Civility is Not Reciprocal: Why We Must be Courteous to Those Who Aren't
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I was raised on the wisdom of Judith Martin, better known to millions as “Miss Manners.” My family had a fairly keen sense of etiquette, but Martin’s guidebooks were often used to settle disputes when they (ever so gently) arose. Martin is 82, but with some help, still writes a column in the Washington Post.
On November 19, Miss Manners was asked about social ostracism and cancel culture. In response to the reader’s query, Martin notes that “excluding people whom one — or society — considers reprehensible is etiquette’s chief form of defense (other than setting an example of courtesy in the face of rudeness, which doesn’t always have noticeable results).” The parentheses disguise a vital point about civility, and I blame editors for what I suspect was a substantial rewrite of what Miss Manners had said. (I have no evidence for that, but I’ve been reading Martin for nearly 40 years, and the sentence struck me as out of character for her).
In my previous post in this series, I made the case that civility is a way of living in a world where the great moral and political questions will always remain irreconcilable. Civility is radically pragmatic, certain that there will never be a culture where everyone agrees on the great questions, such as what it means to be free, or to be just, or to be good. Civility is how we live with people whose views scandalize and horrify us, because we know that we can never conform the world to our own moral or scientific suppositions. It’s either civility, or it’s unending civil war.
Just as civility assumes that consensus on the great questions will always elude us, it also rejects the idea that good manners should be based on reciprocity. Martin’s column posits two options. The first is to cut off the reprehensible, the second to display continued courtesy in the face of rudeness. The latter, Miss Manners concedes, “doesn’t always have noticeable results.” That’s true, of course, but too easy -- very few tactics are guaranteed to always have “noticeable results,” unless you plan to go about bashing every offensive person you meet in the head – and those results will not be to your liking.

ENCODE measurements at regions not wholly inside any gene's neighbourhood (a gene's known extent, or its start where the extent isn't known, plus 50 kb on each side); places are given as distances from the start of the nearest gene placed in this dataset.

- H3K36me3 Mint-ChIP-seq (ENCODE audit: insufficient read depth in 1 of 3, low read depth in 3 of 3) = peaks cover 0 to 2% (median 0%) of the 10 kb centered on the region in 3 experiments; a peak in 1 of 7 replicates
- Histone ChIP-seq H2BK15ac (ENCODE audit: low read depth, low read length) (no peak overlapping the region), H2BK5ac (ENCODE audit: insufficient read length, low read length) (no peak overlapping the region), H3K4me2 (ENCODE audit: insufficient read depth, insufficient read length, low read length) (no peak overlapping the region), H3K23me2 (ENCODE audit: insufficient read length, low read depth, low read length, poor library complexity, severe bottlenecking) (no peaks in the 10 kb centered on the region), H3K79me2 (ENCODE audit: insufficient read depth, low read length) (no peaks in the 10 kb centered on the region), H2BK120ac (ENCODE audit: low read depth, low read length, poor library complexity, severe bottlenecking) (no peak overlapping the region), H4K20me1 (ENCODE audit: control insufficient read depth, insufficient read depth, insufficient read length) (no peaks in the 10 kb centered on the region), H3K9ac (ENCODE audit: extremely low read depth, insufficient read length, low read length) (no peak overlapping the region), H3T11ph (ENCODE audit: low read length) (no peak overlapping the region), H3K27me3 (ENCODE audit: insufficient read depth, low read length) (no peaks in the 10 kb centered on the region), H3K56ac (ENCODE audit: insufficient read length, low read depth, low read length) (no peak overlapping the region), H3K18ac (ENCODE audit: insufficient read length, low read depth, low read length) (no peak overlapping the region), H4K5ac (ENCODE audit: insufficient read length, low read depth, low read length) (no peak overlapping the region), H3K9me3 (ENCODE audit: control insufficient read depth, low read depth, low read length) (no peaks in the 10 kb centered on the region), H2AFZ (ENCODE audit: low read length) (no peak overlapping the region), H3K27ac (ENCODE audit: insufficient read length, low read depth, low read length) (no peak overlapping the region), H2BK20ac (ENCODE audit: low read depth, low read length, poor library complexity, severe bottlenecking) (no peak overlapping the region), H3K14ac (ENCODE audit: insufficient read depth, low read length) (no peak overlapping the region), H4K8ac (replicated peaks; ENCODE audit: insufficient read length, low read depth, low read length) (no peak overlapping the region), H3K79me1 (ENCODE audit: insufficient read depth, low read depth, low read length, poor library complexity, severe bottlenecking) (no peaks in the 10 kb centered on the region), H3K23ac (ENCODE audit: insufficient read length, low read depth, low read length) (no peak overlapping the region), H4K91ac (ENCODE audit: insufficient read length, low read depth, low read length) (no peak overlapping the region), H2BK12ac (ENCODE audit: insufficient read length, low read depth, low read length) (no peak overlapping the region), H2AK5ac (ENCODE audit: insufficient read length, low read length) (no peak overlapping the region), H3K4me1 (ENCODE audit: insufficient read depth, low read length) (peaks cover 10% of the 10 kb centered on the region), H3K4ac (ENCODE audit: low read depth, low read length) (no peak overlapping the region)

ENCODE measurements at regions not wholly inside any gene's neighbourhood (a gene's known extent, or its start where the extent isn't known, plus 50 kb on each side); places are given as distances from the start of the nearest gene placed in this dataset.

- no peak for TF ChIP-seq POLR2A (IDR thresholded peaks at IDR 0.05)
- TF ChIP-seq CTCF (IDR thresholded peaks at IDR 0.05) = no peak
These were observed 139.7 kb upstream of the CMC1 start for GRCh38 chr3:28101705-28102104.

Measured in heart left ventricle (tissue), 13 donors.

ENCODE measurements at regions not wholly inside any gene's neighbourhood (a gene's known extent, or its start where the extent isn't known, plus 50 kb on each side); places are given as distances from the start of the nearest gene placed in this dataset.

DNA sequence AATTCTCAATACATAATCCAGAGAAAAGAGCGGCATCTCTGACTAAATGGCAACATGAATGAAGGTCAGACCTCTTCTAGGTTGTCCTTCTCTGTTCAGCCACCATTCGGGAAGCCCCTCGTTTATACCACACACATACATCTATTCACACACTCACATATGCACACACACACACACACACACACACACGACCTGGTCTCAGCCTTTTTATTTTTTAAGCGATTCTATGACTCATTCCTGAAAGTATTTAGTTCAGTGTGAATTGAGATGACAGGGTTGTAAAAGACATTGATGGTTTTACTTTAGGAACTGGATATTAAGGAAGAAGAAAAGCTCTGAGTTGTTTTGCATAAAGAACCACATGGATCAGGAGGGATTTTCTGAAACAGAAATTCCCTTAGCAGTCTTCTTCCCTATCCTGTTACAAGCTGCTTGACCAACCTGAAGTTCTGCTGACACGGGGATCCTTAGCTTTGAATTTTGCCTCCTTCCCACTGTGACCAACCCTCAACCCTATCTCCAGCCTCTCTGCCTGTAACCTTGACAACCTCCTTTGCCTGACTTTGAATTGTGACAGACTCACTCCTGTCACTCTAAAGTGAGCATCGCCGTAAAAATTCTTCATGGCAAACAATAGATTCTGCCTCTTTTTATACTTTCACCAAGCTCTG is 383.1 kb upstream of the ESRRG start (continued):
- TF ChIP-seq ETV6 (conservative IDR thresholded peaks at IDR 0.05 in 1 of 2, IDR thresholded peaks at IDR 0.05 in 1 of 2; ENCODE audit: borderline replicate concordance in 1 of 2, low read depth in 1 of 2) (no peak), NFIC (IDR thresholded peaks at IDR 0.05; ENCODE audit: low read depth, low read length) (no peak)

Cutting off those whose conduct is offensive always has a noticeable result in one sense – if you don’t see or speak to those who upset you any longer, then you will notice their absence from your life. If the goal of civility is primarily to arrange your life so you are neither challenged nor offended, and surrounded only by those to whom it is easy to be civil, then ostracism is an excellent self-defense mechanism. It will not have any discernible impact on the person whom you ostracize, other than making them far more likely to harden their position. Hillary Clinton may have been misquoted when she referred to some Trump supporters as “deplorables,” but one thing was clear: no Trump supporter felt ashamed as a consequence and repented.
Shunning and ostracism provide emotional satisfaction to the shunner, but tend to breed defiance and bitterness in the shunned.
My grandmother made it very clear that civility did not rest upon reciprocity. The lesson we got growing up was clear: “You can tell a gentleman by his manners, but if he is only well-mannered with the well-mannered, then he is in fact not a gentleman.” Courtesy as a word may derive from a medieval word used to describe how nobles were supposed to treat each other in a royal court, but by the 19th century, American WASPs had broadened and democratized it, making it into a civic religion to be practiced towards all.